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. Last Updated: 07/27/2016

Taking Them Back to the Ballgame

One of the problems with being a baseball scout in the former Soviet Union, says the California Angel's Bob Protexter, is that no one believes your stories.


Like the time the umpire got hit by a pitch - and awarded himself first base. Or when a woman led her goats through the outfield during a game in Kirovograd, Ukraine.


Over a year after the Angels signed three Russians to minor-league contracts, Protexter, 26, is the first and only major-league skaut based in the former Soviet Union.


After eight months of scouring the steppes for diamonds in the rough, Protexter is growing weary of the vagaries of Russian baseball, which more often resemble a blooper film than fertile ground for the major leagues. But like most U. S. corporations doing business in Russia, the Angels hope that their early investment will pay dividends down the road.


"People back home are going to say I'm nuts", Angels head scout Bob Fontaine told the Wall Street Journal while in Moscow in April 1992. "But in 10 years or so, I think Russia is going to be producing players for the Angels".


More than a year later, however, the Angel's emissary is not yet convinced.


"It's hard to say what's going to come out of it here", Protexter said.


His pioneering post is taking him all over baseball's last frontier, from war-torn Armenia, which boasts six semi-pro squads, to Krasnoyarsk, an industrial city of nearly 800, 000 located in rolling hills over 3, 000 kilometers east of Moscow.


Protexter rode the Trans-Siberian Railway last July to a round-robin tournament hosted by the Krasnoyarsk White Wolves. He arrived on a Tuesday, a day after the tournament was scheduled to start, but things did not go according to plan.


"Monday, no umpires showed up", Protexter said. "On Tuesday, the umpires showed up. They said the field wasn't ready. It wasn't. The infield was washboarded, and the outfield had real long grass. On Wednesday, it rained".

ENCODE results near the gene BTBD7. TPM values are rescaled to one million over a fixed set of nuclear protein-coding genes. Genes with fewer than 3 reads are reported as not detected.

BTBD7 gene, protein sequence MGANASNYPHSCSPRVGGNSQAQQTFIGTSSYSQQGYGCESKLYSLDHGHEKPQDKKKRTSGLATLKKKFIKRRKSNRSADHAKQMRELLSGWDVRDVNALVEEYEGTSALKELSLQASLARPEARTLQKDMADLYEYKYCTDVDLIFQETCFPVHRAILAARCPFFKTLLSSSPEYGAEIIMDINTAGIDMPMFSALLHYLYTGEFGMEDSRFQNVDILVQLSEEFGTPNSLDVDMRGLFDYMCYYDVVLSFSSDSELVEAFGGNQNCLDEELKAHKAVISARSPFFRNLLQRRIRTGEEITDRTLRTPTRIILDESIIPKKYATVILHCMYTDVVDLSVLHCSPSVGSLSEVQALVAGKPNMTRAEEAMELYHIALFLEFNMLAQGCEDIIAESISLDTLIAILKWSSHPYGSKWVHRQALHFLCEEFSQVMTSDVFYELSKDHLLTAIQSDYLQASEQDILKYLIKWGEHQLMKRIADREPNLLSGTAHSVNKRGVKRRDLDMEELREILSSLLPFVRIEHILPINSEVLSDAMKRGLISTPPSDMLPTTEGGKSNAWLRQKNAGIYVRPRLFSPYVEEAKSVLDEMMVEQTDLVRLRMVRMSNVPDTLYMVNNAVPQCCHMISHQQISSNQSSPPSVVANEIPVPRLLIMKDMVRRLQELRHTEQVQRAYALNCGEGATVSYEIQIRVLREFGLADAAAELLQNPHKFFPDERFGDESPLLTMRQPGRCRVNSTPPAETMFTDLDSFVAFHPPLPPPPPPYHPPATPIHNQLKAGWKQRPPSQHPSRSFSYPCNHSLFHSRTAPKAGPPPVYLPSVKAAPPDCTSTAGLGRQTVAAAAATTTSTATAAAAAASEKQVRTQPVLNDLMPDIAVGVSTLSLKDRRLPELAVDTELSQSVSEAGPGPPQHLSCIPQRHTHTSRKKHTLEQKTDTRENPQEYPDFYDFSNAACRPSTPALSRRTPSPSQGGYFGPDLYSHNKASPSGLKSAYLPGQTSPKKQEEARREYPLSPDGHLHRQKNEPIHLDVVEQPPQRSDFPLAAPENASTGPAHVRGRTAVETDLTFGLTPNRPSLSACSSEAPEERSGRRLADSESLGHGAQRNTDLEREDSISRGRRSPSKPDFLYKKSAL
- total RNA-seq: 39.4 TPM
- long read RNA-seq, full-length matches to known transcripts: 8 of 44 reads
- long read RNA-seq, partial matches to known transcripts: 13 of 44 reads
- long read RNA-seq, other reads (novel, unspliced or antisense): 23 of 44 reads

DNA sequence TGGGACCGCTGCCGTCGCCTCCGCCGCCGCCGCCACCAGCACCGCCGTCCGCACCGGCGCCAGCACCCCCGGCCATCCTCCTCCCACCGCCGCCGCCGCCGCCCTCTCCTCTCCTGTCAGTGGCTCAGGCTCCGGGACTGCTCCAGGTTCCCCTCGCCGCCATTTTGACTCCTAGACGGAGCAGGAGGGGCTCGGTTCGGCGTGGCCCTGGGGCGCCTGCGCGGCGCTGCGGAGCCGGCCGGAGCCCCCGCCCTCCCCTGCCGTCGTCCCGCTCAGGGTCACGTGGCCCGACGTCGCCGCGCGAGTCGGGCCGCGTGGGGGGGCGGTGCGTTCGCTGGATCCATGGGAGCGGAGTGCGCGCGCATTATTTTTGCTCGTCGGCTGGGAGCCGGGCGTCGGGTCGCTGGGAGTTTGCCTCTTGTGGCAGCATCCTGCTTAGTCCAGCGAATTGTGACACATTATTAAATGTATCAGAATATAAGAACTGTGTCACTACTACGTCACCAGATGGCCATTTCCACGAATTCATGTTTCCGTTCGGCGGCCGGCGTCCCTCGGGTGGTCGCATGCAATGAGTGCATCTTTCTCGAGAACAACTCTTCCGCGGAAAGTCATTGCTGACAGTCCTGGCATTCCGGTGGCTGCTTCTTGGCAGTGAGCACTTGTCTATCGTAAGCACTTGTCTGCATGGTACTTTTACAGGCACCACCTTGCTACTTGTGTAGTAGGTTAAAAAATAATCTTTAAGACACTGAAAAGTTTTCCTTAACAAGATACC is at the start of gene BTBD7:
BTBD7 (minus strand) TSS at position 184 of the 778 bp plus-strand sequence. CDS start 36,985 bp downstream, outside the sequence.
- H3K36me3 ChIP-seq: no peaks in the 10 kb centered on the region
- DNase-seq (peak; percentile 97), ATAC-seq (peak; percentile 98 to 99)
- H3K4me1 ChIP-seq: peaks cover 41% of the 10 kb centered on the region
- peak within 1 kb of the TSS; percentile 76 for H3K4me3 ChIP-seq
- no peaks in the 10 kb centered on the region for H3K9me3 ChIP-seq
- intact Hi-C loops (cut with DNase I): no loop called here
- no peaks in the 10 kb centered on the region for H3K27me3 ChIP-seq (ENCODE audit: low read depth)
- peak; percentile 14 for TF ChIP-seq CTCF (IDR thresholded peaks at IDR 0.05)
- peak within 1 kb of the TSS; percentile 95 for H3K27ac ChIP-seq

Protexter, a coach's son from Sioux City, Iowa, taught the locals to dry the grass by dragging a fire hose across it. "On Thursday, they played", he said. "To tell you the truth, it was real disappointing".


The next day he left Siberia without a potential signer.


"I went out more to see what level they're at", he said. "I'm not going to check out a certain player. It'll be nice when that happens, but it won't be tomorrow".


Instead, the Angels are looking at least a decade down the road, thinking that if the Soviet Union had created Olympic medal-winning hockey and basketball teams within 15 years, then baseball could follow a similar schedule.


The Soviet sports machine has fallen apart, but the Angels are helping to fill the sponsorship void, donating Angel's uniforms, equipment, and coaching, including a batting lesson for two Russian minor-leaguers with former Angels great Rod Carew last spring in Anaheim.


Where the former Soviet sports machine and the Angels come up short, enthusiasm is taking over.


Though its popularity here pales in comparison to soccer and hockey, baseball has caught on quickly since the Soviet Olympic baseball program began in 1987. By the end of the decade, the Soviet Baseball Federation reported membership of 50 regional clubs and 1, 500 players.


Describing the team's commitment as "a year-by-year thing", Protexter lists a myriad of obstacles facing the first generation of beisbolisty, including a low level of competition, the draft, and U. S. State Department visa regulations limiting teams to 24 new foreign signees a year.


"It's a lot more complicated than just saying, 'We like this kid; let's sign him'", Protexter said. "There's a list of maybe 10 players that I'd like to have somebody take a look at, and out of that list, maybe two or three are even close to signing".